Freedom Activist Network's Guide To
Philosophical
Analysis
ANALYTICAL ISSUES
Analytics ·
Ethics ·
Fallacies · Other Analysis
Orgs & Websites

affirming the consequent

(if p, then q) and (q); therefore (p)

argument

en.wikipedia.org/wiki/Logical_argument

circular reasoning

P_{1}; therefore P_{2}; ...; therefore P_{n}; therefore
P_{1}

conclusion

en.wikipedia.org/wiki/Conclusion

denying the antecedent

(if p, then q) and (not p); therefore (not q)

inference

also see therefore
en.wikipedia.org/wiki/Inference

logic

en.wikipedia.org/wiki/Logic

logical falsehood


logical necessity


logical possibility

en.wikipedia.org/wiki/Logical_possibility

logical truth


modal


modal logic

en.wikipedia.org/wiki/Modal_logic

modal operator


modus ponens

(if p then q) and (p); therefore (q)
en.wikipedia.org/wiki/Modus_ponens

modus tollens

(if p then q) and (not q); therefore (not
p)
en.wikipedia.org/wiki/Modus_tollens

p


q


truth

en.wikipedia.org/wiki/Truth
Analytics
Analytic Models
1. Scientific Method
2. Evolution
3. Innovation
4. Dialectics
SCIENTIFIC METHOD
1. curiosity, observation or description
2. conclusion or description
2. question, problem or controversy
3. goals, planning
4. hypothesis, explanation or cause
5. prediction
6. test, experiment, data collection
7. analysis, correlation, corroboration, evaluation
8. theory, solutions, refinement, reliability
and repeatability of hypothesis, explanation or cause

Scientific Method Links

biology.clc.uc.edu/courses/bio104/sci_meth.htm,
en.wikipedia.org/wiki/Scientific_method,
scientificmethod.com/b_index.html,
biology.clc.uc.edu/courses/bio104/sci_meth.htm,
koning.ecsu.ctstateu.edu/Plants_Human/scimeth.html,
phyun5.ucr.edu/~wudka/Physics7/Notes_www/node6.html,
teacher.nsrl.rochester.edu/phy_labs/AppendixE/AppendixE.html,
dharmahaven.org/science/mythofscientificmethod.htm
1. Realities or Actualities
2. Description, Modeling
3. Goals, Problems or Questions
4. Strategy, Plan
more to come
Precondition or Cause > A
Conditional > if A
Result or Effect > B
Prophecy > then B
Prediction > if A then B > Conditional Prophecy
Symmetry in nonsequential relationship between A & B
Asymmetry in sequential relationship between A & B (entropic, temporal)
Different kinds of theories and models:
CONCEPTUAL
(ABSTRACT, TIMELESSNESS, SPACELESSNESS)
(also see Nominalism)
Mathematical:
0 (zero, number zero, integer zero)
1 (one, number one, integer one)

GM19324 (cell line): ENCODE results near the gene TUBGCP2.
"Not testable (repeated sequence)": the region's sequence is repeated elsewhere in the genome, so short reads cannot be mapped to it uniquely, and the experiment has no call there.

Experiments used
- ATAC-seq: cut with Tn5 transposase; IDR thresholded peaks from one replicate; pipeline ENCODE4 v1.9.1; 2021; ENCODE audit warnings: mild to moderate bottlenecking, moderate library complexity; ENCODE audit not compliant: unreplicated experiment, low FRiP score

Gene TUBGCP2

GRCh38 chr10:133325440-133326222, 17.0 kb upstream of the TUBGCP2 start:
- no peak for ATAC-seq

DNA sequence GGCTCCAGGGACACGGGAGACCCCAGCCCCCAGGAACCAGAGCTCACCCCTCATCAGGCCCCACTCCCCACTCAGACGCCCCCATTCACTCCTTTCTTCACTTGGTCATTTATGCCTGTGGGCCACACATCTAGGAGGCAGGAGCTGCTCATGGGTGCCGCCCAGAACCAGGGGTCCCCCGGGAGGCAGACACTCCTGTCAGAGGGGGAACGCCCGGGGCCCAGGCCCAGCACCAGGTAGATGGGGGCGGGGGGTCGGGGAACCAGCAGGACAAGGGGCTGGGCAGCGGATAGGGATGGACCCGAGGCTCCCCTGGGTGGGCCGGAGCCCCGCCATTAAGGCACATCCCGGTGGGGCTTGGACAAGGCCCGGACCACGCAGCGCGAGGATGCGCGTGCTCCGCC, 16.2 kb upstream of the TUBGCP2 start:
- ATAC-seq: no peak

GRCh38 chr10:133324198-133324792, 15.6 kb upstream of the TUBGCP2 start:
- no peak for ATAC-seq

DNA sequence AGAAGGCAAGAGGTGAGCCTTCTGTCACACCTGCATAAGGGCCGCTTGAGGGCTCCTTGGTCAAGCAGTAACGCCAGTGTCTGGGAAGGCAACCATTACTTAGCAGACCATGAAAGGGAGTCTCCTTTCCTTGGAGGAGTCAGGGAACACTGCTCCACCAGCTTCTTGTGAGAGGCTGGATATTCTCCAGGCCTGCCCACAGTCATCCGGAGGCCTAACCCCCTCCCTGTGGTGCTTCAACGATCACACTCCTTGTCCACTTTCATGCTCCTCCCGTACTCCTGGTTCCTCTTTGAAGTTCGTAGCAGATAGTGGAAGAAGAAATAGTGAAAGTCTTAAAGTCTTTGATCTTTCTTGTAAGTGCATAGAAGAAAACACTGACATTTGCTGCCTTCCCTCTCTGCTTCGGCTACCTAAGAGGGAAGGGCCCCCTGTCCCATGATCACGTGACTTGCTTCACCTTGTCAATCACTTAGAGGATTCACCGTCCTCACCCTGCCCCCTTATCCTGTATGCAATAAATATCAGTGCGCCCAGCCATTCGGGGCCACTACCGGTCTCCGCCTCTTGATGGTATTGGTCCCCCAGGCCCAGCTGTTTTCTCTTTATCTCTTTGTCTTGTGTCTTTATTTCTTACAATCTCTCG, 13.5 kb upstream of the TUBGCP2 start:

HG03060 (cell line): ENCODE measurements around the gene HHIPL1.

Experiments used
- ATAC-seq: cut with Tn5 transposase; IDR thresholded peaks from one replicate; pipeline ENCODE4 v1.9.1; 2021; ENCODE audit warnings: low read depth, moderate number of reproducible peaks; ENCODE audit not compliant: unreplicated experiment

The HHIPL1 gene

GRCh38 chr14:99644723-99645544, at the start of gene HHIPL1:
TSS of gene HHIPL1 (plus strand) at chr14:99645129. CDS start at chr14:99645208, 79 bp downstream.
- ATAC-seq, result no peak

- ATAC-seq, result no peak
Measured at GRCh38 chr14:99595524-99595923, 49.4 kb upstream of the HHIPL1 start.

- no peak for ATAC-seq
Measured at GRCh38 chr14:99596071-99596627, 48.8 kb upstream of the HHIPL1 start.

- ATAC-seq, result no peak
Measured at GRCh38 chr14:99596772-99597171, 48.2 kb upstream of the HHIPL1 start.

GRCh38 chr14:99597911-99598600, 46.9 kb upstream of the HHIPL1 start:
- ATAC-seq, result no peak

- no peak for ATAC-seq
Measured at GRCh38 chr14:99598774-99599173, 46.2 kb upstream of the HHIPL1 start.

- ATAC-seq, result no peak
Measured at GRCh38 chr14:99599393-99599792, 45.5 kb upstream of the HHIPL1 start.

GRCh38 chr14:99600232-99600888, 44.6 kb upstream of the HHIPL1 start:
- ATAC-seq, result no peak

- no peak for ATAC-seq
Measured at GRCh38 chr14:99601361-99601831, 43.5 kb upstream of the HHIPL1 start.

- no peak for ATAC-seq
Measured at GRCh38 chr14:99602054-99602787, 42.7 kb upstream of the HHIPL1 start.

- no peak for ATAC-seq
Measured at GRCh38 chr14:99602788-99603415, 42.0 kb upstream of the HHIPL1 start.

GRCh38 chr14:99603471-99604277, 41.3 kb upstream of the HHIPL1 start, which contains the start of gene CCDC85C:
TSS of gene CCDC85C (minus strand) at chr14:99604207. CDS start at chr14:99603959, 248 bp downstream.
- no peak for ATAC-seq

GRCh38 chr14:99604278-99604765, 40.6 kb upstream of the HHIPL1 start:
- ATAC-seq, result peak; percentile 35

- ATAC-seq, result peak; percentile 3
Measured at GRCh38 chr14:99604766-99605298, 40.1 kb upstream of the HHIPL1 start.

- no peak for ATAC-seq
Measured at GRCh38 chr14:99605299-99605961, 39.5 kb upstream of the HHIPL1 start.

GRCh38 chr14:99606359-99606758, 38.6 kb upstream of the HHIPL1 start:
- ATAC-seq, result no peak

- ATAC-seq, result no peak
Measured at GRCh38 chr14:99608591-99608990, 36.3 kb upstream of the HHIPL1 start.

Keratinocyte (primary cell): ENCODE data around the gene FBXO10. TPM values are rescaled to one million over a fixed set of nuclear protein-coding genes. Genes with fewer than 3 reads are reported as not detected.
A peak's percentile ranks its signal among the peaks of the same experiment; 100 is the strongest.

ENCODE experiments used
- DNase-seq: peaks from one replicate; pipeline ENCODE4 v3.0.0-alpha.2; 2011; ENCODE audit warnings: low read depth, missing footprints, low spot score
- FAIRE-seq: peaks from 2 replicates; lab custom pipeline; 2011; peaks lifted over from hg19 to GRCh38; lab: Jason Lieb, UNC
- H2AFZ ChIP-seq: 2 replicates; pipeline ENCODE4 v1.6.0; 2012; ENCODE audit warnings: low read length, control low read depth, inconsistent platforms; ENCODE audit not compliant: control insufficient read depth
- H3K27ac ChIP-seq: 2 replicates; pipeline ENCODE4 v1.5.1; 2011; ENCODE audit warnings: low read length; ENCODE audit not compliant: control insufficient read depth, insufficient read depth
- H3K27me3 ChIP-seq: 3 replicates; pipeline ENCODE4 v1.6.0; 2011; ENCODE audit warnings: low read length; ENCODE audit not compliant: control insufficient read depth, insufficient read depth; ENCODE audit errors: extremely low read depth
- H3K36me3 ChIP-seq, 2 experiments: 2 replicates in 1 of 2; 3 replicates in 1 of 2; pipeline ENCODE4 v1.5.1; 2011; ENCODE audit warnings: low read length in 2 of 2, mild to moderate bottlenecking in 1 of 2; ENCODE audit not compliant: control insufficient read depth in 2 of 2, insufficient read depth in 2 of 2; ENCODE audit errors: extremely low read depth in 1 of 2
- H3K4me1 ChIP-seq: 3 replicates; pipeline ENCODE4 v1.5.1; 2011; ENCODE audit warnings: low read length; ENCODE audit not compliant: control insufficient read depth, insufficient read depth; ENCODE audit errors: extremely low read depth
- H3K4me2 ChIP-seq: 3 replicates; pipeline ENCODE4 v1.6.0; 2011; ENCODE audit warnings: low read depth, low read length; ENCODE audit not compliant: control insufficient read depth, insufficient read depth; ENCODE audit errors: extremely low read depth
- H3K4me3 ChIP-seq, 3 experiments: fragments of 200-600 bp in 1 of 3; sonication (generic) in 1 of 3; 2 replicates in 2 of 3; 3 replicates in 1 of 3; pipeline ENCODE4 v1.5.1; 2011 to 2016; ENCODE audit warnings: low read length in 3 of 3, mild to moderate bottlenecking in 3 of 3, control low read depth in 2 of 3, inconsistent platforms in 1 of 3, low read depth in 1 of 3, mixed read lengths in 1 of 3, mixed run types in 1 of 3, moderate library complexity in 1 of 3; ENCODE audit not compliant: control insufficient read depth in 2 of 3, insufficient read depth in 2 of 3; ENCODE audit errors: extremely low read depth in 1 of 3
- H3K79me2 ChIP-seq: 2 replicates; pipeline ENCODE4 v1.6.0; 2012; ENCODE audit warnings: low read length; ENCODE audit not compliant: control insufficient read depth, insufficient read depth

= (equals, equal to, is)
0 = 0 TRUE by definition of "equals" and "zero"
1 = 1 TRUE by definition of "equals" and "one"
0 = 1 FALSE by definition of "equals", "zero" and "one"
1 = 0 FALSE by definition of "equals", "zero" and "one"
=/= (not equals, not equal to, is not)
0 =/= 1 TRUE by definition of "not equal to", "zero" and "one"
1 =/= 0 TRUE by definition of "not equal to", "zero" and "one"
0 =/= 0 FALSE by definition of "not equal to" and "zero"
1 =/= 1 FALSE by definition of "not equal to" and "one"
> (greater than)
1 > 0 TRUE by definition of "greater than", "zero" and "one"
0 > 0 FALSE by definition of "greater than" and "zero"
0 > 1 FALSE by definition of "greater than", "zero" and "one"
1 > 1 FALSE by definition of "greater than" and "one"
< (less than)
0 < 1 TRUE by definition of "less than", "zero" and "one"
0 < 0 FALSE by definition of "less than" and "zero"
1 < 0 FALSE by definition of "less than", "zero" and "one"
1 < 1 FALSE by definition of "less than" and "one"
/> (not greater than)
0 /> 0 TRUE by definition of "not greater than" and "zero"
0 /> 1 TRUE by definition of "not greater than", "zero" and "one"
1 /> 1 TRUE by definition of "not greater than" and "one"
1 /> 0 FALSE by definition of "not greater than", "zero" and "one"
</ (not less than)
0 </ 0 TRUE by definition of "not less than" and "zero"
1 </ 0 FALSE by definition of "not less than", "zero" and "one"
1 </ 1 TRUE by definition of "not less than" and "one"
0 </ 1 TRUE by definition of "not less than", "zero" and "one"
+ (add, addition, plus)
0 + 0 = 0 TRUE by definition of "equals", "plus" and "zero"
0 + 1 = 1 TRUE by definition of "equals", "plus", "zero" and "one"
1 + 0 = 1 TRUE by definition of "equals", "plus", "zero" and "one"
0 + 0 = 1 FALSE by definition of "equals", "plus", "zero" and "one"
0 + 1 = 0 FALSE by definition of "equals", "plus", "zero" and "one"
1 + 0 = 0 FALSE by definition of "equals", "plus", "zero" and "one"
1 + 1 = 0 FALSE by definition of "equals", "plus", "zero" and "one"
1 + 1 = 1 FALSE by definition of "equals", "plus" and "one"
– (subtract, subtraction, minus)
0 – 0 = 0 TRUE by definition of "equals", "minus" and "zero"
1 – 0 = 1 TRUE by definition of "equals", "minus", "zero" and "one"
1 – 1 = 0 TRUE by definition of "equals", "minus", "zero" and "one"